“I can’t think of a more appropriate place for the portrait and letter,” Whittle says. “It just seems perfect. This will allow for more people to be able to appreciate them.” Whittle stopped in Jacksonville to present the items to Illinois College as she was moving from New York to California. The painting is now hanging in the grand stairway wall in Tanner Hall.
The oil painting had been hanging in Whittle’s home in Westchester County, NY for more than 40 years and includes a brass plaque stating "David A. Smith, 1804-1865." Judging from Smith's apparent age, Whittle believes it was painted around 1840 to 1850. The artist is unknown.
Prior to the painting being hung in Whittle’s home, it was in her father's law office, Lansden & Lansden, in Cairo, Ill. Her father, Robert Ludlow Lansden, was a third generation Lansden lawyer and an active civil rights lawyer.
The letter Whittle donated to the college is a copy of the original addressed to Smith from Lincoln. Whittle’s father had the original letter, but believes that it was stolen from his office in the 1970s. Smith was an abolitionist lawyer practicing in southern Illinois at the same time as Lincoln. The letter reads:
Springfield, March 28, 1851
On yesterday evening we argued and submitted the Bank Certificate questions. I learn that Davis will probably not decide it for a week or so when he will send the decision down from the court. Logan entered his motion merely to show satisfaction to the extent of the notes and certificates recovered, taking no notice of the tender. This I suppose will test the questions just as well. He also thinks there may be a difference between notes and certificates; and therefore urged me, and I consented, that you should ascertain the exact separate amounts of each, which you have received, and send it up, so that it can be got into the record. He also pressed me to agree that the certificates are in the form given in the III Sec. of the Act of 1843. I agreed to this, on condition that my agreement should go for nothing, if the fact is really otherwise — Write on all this —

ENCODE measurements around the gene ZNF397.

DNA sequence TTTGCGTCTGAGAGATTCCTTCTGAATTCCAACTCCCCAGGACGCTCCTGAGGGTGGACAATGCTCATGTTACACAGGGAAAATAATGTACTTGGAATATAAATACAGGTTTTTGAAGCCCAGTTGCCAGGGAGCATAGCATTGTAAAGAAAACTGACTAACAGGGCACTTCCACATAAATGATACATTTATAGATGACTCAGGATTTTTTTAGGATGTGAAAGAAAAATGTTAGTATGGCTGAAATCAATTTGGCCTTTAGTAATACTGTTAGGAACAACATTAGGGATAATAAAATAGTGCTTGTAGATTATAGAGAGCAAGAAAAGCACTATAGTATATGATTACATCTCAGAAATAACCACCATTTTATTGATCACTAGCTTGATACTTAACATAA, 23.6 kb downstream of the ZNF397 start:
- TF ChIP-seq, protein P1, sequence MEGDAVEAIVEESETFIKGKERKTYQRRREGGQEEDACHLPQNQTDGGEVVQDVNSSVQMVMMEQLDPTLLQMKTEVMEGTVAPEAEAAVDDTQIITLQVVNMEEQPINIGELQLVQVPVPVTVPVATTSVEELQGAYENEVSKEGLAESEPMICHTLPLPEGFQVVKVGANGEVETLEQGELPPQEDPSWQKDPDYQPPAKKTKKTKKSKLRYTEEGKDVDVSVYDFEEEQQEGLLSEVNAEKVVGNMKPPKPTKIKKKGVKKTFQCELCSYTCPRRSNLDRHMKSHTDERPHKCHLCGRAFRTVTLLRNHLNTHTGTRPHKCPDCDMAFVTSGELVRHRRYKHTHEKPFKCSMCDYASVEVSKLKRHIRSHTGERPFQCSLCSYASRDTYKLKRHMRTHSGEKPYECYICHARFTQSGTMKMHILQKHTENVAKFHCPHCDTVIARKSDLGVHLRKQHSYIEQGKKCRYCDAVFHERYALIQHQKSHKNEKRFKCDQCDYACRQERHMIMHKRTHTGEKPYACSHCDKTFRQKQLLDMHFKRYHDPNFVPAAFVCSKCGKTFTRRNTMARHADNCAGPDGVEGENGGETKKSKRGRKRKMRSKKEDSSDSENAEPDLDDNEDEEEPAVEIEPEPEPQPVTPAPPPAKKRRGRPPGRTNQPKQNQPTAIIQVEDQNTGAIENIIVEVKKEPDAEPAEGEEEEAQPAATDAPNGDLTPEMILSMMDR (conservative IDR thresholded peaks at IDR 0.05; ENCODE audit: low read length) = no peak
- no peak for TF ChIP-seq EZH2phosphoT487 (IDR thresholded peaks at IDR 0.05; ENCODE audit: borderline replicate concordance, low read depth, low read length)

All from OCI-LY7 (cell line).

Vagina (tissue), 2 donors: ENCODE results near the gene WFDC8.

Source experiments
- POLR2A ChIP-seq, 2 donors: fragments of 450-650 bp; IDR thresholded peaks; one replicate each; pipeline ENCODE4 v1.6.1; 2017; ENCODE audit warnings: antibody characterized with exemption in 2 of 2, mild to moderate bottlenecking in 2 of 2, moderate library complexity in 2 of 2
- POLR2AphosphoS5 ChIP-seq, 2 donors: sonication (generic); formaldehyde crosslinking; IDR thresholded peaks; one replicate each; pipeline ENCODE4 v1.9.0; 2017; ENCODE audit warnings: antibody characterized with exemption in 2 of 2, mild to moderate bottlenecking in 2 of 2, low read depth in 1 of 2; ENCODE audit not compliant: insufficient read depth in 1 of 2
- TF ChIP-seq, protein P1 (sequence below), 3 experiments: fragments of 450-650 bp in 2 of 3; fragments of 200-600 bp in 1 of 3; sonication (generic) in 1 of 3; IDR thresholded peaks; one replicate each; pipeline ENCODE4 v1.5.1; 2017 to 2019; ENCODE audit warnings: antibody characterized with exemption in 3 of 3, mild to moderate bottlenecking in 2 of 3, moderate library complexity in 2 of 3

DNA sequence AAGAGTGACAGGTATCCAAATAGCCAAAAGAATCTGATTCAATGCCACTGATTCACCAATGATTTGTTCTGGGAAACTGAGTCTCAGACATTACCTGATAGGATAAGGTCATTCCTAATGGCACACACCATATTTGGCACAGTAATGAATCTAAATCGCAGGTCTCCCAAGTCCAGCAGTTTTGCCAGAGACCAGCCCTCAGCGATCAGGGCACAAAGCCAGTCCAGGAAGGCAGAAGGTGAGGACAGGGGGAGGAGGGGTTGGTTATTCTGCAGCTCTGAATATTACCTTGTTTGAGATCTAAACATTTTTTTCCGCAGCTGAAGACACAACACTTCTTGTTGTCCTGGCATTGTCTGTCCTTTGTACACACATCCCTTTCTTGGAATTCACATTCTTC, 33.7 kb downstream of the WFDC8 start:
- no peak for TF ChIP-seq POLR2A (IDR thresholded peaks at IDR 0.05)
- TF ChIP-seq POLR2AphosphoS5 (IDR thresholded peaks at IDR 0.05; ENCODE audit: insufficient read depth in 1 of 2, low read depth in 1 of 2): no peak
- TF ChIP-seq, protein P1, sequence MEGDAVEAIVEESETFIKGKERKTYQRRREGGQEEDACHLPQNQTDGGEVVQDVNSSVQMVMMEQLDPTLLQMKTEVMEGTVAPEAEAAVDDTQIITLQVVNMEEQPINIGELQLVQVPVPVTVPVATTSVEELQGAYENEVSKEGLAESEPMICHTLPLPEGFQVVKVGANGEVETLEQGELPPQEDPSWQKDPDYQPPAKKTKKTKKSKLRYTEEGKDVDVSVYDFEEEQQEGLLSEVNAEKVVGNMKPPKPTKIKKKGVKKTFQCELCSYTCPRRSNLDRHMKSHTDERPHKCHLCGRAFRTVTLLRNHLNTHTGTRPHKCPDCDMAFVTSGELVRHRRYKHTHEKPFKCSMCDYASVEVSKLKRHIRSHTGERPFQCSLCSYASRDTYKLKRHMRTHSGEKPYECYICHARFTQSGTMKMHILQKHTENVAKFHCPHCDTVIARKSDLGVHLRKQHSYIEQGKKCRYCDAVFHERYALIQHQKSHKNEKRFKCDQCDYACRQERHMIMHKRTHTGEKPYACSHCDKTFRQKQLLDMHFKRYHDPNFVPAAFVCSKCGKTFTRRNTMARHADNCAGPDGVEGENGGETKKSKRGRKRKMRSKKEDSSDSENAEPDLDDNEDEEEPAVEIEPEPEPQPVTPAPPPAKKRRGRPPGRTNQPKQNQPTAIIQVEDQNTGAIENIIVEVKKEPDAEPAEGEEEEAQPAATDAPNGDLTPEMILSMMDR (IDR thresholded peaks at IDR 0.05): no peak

One other little matter — I am short of funds and intended to ask Col. Dunlap for my fee in the case in the U.S. court, but he left sooner than I expected. He is in no default with me for he once mentioned the subject to me, and I passed it by-- But I now need the money, and I will take it as a favor if you will show him this note & get him to send it to me. We never agreed on the amount, but I claim $50—which I suppose neither he or you will think unreasonable—
Along with being an abolitionist, Smith was a distinguished prairie lawyer. He was a trustee at Illinois College from 1842 until his death in 1865. His home built in 1854 is today used for meeting space for women’s literary societies at the college. It is also a popular destination for tourists and research scholars interested in studying the period of the 1850s and 1860s.
A portrait of abolitionist and former trustee of Illinois College, David A. Smith, along with a framed copy of a letter from President Abraham Lincoln to Smith was recently donated to the college by Smith’s great-great-great granddaughter, Carolyn Lansden Whittle.